MANILA - Tax perks granted to firms should be reviewed after the "billions of pesos" were lost in tax breaks for the defunct Hanjin shipyard in Subic, the Department of Finance said Tuesday.
Hanjin Heavy Industries and Construction Philippines, a subsidiary of the South Korean shipbuilding giant Hanjin Heavy Industries & Construction Co., Ltd, received tax incentives amounting to P370 million in 2015 alone, the Fiscal Review and Incentives Board told the DOF in a report.
It was previously registered under the Subic Bay Metropolitan Authority (SBMA) and the Board of Investments (BOI) for tax perks in 2006 and 2009, respectively., the DOF said.
During its operations, it was granted 7 years of income tax holiday and special corporate income tax rate of 5 percent on gross income earned as well as duty-free importation on raw materials and equipment, the agency said.
On top of that, it also received power subsidies reaching P5.17 billion from 2009 to 2018 even though it failed to maintain employment of 20,000 workers and invest in another $2 billion planned Mindanao shipyard which was supposed to generate 30,000 jobs, the DOF said.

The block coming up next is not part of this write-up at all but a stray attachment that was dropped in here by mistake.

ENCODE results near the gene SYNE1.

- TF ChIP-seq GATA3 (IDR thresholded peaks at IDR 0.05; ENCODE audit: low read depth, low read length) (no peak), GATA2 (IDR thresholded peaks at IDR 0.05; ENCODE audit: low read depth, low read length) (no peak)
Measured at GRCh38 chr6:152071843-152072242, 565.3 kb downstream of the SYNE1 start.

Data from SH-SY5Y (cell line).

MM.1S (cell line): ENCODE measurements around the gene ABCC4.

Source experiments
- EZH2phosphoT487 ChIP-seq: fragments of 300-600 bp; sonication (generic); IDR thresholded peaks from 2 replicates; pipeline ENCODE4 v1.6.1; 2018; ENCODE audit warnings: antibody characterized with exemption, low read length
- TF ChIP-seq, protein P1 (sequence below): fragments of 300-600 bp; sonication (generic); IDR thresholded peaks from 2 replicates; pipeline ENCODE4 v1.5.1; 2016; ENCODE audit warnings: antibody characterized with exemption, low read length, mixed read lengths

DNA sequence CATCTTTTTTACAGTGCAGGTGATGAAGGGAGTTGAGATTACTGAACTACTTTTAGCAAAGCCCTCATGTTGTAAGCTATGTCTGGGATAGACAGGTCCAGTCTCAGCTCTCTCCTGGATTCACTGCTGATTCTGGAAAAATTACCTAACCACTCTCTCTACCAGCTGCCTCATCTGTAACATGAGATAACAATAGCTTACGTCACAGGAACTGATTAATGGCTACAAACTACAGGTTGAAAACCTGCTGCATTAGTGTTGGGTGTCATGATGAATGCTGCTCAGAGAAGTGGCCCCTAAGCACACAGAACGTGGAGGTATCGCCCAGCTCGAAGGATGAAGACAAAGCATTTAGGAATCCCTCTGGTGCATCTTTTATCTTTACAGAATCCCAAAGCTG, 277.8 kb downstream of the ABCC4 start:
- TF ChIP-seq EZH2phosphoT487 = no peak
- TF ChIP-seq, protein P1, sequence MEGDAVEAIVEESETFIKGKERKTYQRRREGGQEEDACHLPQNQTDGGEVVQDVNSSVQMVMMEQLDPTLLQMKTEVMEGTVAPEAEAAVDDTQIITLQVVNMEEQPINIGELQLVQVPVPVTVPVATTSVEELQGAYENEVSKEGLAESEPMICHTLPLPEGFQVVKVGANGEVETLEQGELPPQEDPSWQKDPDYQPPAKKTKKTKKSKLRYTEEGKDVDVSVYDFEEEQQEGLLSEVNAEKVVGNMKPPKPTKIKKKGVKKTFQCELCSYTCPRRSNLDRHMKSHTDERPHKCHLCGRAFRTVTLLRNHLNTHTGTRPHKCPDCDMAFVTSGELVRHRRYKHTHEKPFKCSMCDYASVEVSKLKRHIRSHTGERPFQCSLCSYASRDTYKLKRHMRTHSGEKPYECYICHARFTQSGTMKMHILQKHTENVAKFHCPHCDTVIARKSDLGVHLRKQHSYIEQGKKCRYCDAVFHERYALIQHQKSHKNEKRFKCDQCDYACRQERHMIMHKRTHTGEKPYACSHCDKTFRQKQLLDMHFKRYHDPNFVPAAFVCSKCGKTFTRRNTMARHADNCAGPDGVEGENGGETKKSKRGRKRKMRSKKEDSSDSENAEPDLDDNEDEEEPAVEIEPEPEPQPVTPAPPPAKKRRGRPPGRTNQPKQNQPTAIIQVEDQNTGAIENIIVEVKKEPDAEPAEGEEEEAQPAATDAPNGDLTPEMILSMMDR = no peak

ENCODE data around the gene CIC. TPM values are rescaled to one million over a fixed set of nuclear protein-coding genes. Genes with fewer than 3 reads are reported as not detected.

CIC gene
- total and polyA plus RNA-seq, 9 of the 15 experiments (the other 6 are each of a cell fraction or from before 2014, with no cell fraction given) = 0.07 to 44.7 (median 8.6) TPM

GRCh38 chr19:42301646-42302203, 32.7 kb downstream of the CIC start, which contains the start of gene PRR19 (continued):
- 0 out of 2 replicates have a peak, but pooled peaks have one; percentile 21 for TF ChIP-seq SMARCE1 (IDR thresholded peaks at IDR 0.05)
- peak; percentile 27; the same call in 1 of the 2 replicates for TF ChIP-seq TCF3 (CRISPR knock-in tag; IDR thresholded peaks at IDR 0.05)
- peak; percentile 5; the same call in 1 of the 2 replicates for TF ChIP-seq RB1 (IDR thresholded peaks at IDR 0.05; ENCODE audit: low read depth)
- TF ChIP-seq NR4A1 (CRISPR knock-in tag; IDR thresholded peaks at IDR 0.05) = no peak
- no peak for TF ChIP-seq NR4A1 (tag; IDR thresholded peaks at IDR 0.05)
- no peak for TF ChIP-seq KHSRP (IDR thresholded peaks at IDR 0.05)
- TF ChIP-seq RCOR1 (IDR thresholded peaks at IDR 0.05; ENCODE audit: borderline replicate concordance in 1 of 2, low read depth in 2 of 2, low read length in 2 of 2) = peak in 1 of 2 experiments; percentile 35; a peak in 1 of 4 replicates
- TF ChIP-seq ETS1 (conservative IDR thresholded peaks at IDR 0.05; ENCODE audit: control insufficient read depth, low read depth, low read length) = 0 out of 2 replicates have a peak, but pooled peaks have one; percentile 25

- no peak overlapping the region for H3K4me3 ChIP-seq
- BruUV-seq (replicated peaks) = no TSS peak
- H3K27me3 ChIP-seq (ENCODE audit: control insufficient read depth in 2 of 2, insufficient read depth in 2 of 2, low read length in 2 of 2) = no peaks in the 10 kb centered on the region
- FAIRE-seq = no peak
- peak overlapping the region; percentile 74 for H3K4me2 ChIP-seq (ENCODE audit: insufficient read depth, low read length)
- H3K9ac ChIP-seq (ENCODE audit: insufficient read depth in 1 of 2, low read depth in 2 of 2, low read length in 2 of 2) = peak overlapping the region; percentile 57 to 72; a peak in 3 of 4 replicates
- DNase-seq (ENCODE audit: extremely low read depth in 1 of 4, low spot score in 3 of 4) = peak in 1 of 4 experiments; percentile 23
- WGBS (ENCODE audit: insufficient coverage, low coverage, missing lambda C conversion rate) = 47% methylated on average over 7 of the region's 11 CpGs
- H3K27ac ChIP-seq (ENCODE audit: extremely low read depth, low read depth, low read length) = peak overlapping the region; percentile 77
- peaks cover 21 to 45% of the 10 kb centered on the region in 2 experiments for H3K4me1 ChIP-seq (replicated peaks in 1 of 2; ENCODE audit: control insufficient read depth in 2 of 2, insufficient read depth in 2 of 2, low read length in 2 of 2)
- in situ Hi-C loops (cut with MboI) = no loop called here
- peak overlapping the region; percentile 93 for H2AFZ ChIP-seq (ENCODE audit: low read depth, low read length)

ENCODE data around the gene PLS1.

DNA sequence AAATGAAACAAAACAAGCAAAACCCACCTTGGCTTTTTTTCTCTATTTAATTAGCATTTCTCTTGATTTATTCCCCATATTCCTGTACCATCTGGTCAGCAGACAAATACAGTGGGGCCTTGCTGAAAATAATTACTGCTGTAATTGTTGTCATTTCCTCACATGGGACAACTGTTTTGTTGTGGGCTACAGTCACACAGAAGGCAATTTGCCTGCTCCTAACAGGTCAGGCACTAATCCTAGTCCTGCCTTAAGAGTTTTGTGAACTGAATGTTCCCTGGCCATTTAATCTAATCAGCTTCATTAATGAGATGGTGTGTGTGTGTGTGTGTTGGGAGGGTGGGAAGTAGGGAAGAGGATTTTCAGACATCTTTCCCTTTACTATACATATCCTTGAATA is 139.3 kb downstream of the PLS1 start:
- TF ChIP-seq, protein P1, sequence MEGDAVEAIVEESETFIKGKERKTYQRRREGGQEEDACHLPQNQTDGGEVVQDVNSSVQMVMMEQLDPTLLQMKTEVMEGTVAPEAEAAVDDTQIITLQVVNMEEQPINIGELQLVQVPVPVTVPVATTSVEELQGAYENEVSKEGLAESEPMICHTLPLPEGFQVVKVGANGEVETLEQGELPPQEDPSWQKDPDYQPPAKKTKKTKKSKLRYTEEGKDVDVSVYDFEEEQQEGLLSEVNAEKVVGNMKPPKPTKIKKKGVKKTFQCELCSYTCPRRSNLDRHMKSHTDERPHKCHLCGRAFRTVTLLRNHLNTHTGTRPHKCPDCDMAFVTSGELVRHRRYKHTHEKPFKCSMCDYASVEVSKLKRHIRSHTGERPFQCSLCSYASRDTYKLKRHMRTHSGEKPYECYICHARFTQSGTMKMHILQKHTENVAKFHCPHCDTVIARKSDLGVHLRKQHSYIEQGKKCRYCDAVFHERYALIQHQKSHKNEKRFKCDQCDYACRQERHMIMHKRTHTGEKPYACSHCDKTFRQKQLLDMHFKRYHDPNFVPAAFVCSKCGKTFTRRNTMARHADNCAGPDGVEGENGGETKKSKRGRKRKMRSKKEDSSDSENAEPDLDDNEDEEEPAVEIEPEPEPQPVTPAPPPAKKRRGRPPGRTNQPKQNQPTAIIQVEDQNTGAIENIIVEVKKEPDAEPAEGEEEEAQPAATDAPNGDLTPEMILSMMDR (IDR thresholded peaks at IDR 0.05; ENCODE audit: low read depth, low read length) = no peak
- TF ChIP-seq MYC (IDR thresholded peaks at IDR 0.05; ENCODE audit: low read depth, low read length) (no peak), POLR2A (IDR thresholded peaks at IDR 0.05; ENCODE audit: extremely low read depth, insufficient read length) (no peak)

“This is the reason why we must impose stringent evaluation and impact analysis before the grant of tax incentives,” said Finance Assistant Secretary and FIRB Secretariat head Juvy Danofarata.
“Given the failure of this shipyard in Subic, jobs were lost and productivity in the area declined. The project cost the government so much money in foregone revenues that could have been granted to performing and more deserving business enterprises,” Danofrata added.
Incentivized enterprises are given tax perks if they are expected to generate jobs and contribute to the economy, among others.
In 2019, Hanjin filed for court rehabilitation proceedings as it was unable to pay around $1.3 billion in debt due to the global slowdown in shipping that affected its operations.
US-based private equity firm Cerberus Capital Management is funding the proposed Hanjin rehabilitation project with a total cost of P17 billion.